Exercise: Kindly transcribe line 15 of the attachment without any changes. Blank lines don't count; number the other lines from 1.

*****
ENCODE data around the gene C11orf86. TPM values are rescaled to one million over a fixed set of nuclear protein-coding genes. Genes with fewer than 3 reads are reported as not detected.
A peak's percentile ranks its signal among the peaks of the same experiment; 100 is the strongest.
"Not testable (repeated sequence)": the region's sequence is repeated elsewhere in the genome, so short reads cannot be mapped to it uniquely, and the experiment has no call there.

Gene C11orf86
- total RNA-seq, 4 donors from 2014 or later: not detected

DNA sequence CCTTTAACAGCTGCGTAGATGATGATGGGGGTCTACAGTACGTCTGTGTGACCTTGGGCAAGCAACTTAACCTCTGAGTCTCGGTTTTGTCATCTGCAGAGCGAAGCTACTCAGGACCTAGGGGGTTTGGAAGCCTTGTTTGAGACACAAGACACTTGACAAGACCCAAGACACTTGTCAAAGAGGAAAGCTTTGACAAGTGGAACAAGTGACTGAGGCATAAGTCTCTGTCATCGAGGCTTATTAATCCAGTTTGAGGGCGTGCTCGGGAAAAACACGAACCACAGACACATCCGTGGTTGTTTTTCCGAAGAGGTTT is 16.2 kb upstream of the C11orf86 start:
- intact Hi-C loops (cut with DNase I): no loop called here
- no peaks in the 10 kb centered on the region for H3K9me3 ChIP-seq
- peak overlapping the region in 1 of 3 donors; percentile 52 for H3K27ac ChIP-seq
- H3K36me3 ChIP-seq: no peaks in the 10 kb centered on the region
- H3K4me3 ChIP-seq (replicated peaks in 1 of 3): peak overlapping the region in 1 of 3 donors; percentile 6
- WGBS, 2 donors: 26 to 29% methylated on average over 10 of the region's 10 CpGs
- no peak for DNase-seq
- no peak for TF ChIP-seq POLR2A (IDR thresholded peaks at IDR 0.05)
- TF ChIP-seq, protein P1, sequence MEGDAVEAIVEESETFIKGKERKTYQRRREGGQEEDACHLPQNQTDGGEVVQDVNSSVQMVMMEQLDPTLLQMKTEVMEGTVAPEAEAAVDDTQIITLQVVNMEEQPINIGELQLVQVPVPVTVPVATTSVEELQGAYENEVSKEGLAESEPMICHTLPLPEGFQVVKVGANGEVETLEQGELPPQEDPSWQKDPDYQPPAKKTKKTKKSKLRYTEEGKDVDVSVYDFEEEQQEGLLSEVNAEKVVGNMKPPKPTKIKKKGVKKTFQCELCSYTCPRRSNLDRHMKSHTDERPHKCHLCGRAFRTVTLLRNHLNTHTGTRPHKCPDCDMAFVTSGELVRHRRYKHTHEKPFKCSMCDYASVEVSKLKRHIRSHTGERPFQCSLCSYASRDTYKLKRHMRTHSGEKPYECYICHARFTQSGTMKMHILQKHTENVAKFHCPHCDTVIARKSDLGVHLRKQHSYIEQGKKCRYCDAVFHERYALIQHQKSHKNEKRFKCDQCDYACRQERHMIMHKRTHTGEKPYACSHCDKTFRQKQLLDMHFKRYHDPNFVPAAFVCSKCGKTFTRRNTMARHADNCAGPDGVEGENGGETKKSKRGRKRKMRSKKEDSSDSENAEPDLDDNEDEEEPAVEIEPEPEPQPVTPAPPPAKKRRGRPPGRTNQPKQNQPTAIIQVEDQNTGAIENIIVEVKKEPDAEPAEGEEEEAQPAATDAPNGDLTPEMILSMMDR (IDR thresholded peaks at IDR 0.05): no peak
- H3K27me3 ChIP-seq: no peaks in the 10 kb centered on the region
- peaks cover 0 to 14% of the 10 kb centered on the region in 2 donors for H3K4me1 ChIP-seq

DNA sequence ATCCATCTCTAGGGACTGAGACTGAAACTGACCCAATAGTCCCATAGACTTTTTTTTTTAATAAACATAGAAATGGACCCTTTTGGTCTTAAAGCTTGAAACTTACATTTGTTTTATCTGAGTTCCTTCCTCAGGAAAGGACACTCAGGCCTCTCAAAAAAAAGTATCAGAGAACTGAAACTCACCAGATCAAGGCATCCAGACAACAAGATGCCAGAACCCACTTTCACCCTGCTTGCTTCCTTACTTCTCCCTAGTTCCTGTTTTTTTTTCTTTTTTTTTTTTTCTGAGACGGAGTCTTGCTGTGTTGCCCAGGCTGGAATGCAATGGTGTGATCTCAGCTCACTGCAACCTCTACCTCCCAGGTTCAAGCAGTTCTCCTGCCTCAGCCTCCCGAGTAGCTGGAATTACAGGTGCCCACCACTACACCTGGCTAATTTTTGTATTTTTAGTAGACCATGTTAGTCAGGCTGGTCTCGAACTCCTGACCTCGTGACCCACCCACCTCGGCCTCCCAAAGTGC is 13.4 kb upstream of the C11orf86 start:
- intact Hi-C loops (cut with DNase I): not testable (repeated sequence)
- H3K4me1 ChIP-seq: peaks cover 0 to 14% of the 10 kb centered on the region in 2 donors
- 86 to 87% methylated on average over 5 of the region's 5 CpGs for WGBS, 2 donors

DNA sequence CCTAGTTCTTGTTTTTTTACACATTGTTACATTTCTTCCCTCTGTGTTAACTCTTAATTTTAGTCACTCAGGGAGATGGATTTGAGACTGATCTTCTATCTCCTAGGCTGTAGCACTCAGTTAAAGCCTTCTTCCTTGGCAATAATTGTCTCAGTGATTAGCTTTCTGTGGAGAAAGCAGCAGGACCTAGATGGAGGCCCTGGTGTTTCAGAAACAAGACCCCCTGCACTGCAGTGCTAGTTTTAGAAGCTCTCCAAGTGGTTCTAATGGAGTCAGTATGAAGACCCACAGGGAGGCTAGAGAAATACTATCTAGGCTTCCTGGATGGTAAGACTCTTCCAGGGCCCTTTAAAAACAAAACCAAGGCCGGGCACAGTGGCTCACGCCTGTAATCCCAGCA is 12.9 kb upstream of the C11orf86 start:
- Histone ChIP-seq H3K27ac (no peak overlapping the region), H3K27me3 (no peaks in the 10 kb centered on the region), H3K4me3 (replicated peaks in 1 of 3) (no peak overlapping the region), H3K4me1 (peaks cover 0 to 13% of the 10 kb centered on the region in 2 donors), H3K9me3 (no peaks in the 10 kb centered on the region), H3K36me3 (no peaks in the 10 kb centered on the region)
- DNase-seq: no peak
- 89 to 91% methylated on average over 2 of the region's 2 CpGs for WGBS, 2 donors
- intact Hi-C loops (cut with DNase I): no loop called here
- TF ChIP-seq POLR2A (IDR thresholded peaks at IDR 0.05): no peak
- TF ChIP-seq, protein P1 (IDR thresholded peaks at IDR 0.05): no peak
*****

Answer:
- TF ChIP-seq, protein P1, sequence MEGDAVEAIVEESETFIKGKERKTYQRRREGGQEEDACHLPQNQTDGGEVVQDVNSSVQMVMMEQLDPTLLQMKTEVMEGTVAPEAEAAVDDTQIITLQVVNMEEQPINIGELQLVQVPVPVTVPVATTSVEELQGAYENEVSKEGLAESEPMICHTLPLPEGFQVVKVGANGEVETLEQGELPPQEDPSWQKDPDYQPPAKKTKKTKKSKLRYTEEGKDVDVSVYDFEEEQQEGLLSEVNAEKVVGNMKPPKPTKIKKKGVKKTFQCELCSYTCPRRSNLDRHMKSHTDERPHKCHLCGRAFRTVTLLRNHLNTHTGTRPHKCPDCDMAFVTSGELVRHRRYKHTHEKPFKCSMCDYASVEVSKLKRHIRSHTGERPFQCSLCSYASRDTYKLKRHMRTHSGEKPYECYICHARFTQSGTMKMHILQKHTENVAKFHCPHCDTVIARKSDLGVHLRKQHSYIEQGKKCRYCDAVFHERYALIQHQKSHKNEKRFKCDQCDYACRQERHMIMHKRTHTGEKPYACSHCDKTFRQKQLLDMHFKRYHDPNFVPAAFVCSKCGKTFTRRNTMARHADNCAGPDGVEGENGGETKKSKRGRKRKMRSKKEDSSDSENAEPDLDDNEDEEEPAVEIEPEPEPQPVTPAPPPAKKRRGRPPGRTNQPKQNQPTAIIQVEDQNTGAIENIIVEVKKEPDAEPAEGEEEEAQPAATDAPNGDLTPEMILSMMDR (IDR thresholded peaks at IDR 0.05): no peak